RAM disk notes

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tmpfs and ramfs; shm and /run

The immediate options for RAM disks are:

  • ramfs is actually very thin wrapper exposing the RAM cacheing system as usable space.
  • tmpfs, based on ramfs, adds a size limit and swappability (so acts much more like the classical "allocates a fixed block of RAM" style ram disk)

The main differences:

  • size:
neither consumes RAM until you store something
ramfs will grow as far as it can (so is up to apps using it to behave; will cause trashing when overused)
tmpfs will report an error when it hits its limit (will act like a full disk)
  • df:
ramfs adds to the 'cached' figure in free/top
tmpfs shows as a drive in e.g. df
  • swap:
ramfs is not eligible for swap (this is sometimes can be preferable for speed guarantees)
tmpfs is eligible for swap

tmpfs is the safer choice.

To get a lot of use out of it, but avoid trashing, you could make a tmpfs disk and assign it no more than a good portion of typically-free RAM.


Linuxes keep various transient runtime information in ram disks, largely because there's no point being slow, and/or wearing a disk for things you won't ever care to keep.

This includes
(runtime state),
(modest data passing), and others that can be distro-specific.

This is usually backed by tmpfs.

Some distros decided to migrate (for now symlink) this stuff to /run so a single mount covers them all - see e.g. [1]


In the linux kernel since 3.2(verify)

zram (previously compcache) provides block devices that are backed by memory and transparently compressed (lzo, lz4, more?).

Uses up to a predefined uncompressed maximum size.

(TODO: figure out whether it's eligible for swap)

This can make sense for

  • scratch space
  • certain caches, e.g. ZFS L2ARC on zram can make sense
  • backing compressed swap, effectively increasing the amount of available RAM when things are swapped out, without using disk to do it
...but these days you probably want to use zswap for that

See also:


Provides swap pages from RAM, rather than a block device.

Effectively an layer between RAM and disk swap: if the zswap pool is full, or RAM is exhausted, zswap moves pages to disk swap in an LRU style.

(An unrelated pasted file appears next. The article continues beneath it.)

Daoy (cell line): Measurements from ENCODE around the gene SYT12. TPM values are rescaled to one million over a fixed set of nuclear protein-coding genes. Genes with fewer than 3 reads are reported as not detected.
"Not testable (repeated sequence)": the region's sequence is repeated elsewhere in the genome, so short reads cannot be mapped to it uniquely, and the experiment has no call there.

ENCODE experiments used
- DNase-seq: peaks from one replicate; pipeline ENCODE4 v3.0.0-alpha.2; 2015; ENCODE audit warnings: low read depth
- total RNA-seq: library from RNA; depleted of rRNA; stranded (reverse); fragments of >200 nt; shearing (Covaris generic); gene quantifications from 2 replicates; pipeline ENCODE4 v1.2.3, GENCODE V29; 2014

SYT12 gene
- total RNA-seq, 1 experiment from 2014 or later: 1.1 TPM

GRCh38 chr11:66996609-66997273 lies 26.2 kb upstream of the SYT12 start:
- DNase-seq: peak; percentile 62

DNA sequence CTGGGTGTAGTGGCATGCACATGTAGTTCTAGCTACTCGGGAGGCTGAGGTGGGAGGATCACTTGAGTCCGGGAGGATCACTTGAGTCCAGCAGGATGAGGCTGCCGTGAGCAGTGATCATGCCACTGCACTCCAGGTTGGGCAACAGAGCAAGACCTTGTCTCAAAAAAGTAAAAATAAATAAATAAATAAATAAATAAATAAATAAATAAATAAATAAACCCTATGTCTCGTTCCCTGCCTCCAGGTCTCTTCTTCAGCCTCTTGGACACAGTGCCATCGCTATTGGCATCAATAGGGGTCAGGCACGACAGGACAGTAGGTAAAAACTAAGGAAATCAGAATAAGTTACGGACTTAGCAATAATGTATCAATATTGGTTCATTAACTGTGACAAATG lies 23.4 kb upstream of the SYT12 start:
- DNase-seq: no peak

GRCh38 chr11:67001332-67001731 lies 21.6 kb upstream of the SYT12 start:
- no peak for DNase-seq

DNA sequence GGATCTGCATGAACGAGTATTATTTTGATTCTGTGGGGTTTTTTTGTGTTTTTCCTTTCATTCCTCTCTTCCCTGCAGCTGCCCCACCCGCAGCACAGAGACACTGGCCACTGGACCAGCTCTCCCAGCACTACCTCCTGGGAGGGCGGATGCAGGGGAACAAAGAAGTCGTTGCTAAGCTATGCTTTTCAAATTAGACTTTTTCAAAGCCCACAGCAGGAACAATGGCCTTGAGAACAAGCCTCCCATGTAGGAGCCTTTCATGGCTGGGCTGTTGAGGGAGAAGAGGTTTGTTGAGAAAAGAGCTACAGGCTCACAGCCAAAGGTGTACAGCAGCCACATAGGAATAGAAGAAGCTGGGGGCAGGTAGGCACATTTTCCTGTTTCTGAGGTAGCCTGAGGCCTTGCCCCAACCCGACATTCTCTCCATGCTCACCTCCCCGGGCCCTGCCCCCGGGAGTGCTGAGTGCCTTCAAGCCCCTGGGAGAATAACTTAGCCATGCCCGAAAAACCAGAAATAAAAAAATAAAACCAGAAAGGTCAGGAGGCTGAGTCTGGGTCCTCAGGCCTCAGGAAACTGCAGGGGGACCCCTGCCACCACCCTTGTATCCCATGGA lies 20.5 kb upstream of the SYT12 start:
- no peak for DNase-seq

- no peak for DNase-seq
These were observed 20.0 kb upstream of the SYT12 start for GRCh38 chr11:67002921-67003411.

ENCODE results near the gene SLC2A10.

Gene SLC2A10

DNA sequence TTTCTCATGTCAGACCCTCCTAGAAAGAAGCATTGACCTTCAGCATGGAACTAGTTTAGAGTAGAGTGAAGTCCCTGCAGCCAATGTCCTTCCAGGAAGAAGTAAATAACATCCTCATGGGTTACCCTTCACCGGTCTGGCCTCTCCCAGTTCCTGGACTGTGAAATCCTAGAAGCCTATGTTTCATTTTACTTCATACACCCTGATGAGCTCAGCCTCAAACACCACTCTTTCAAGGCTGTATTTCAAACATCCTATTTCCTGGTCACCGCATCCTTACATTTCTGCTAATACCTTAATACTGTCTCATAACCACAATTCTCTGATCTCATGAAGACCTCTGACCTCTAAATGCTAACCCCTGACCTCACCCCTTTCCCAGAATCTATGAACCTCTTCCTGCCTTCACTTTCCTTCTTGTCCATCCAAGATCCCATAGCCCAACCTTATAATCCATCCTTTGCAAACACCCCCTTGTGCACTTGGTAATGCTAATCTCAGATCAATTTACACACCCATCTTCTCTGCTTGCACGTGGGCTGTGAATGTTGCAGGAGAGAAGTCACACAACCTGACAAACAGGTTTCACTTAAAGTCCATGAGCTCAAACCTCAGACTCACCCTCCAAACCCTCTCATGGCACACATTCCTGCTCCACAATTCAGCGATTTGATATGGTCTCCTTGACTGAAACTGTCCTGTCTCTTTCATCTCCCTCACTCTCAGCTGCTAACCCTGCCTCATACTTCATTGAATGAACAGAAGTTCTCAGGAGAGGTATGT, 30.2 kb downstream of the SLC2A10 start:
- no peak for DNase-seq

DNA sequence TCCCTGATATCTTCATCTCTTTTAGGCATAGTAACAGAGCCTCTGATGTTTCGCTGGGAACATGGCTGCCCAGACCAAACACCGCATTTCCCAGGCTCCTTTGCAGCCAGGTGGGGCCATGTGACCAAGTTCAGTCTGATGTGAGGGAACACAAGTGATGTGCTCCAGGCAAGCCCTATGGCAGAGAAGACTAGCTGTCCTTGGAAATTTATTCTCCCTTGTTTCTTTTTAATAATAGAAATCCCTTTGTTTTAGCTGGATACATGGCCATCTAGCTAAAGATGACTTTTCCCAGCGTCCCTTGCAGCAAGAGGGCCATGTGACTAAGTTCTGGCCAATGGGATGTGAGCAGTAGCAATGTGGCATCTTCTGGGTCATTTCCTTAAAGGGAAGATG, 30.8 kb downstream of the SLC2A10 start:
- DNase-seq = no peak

Difference between zswap and zram-which-you-happen-to-use-to-back-swapspace

  • zram-for-swap is a few more commands
  • zram-used-for-swap is separate from existing swap
so zswap is cleverer when there is disk swap
and zram often works better when there won't be other swap configured

See also:

initrd, initramfs

This is a bootstrapping thing. The purpose of initramfs (previously initrd) is to mount the root filesystem.

Technically, initramfs is actually a compressed cpio archive that the kernel unpacks into rootfs (itself a ramfs, or tmpfs, occsionally cramfs/squashfs), and at that point is the early root filesystem - basically early userspace)

Functionally, initramfs contains enough of the root filesystem to mount the real storage device you call the root filesystem that contains the OS there, so that the OS can start running.

In some cases it needs to do very little (e.g. mounting a typical disk by device path). When it doesn't need to do anything it can be empty.

In other cases it contains code/drivers to make it possible - consider booting from ZFS, LVM, encrypted disk, certain kinds of network boot.

...or adding some conveniences (such as the ability to specify the root disk by LABEL/UUID(verify)).

In a transient-VM sort of way you could even package your full app in there -- to clearly separate code from data.

See also:

cramfs, squashfs

(squashfs has replaced cramfs)

Read-only filesystem with low overhead, most useful for embedded devices, thin clients, system partitions on phones, liveCD/liveUSB.

In some cases the read-only nature is part of the design and means an embedded device can't easily brick itself, in other cases (e.g. liveUSB) it's mainly to save a little space.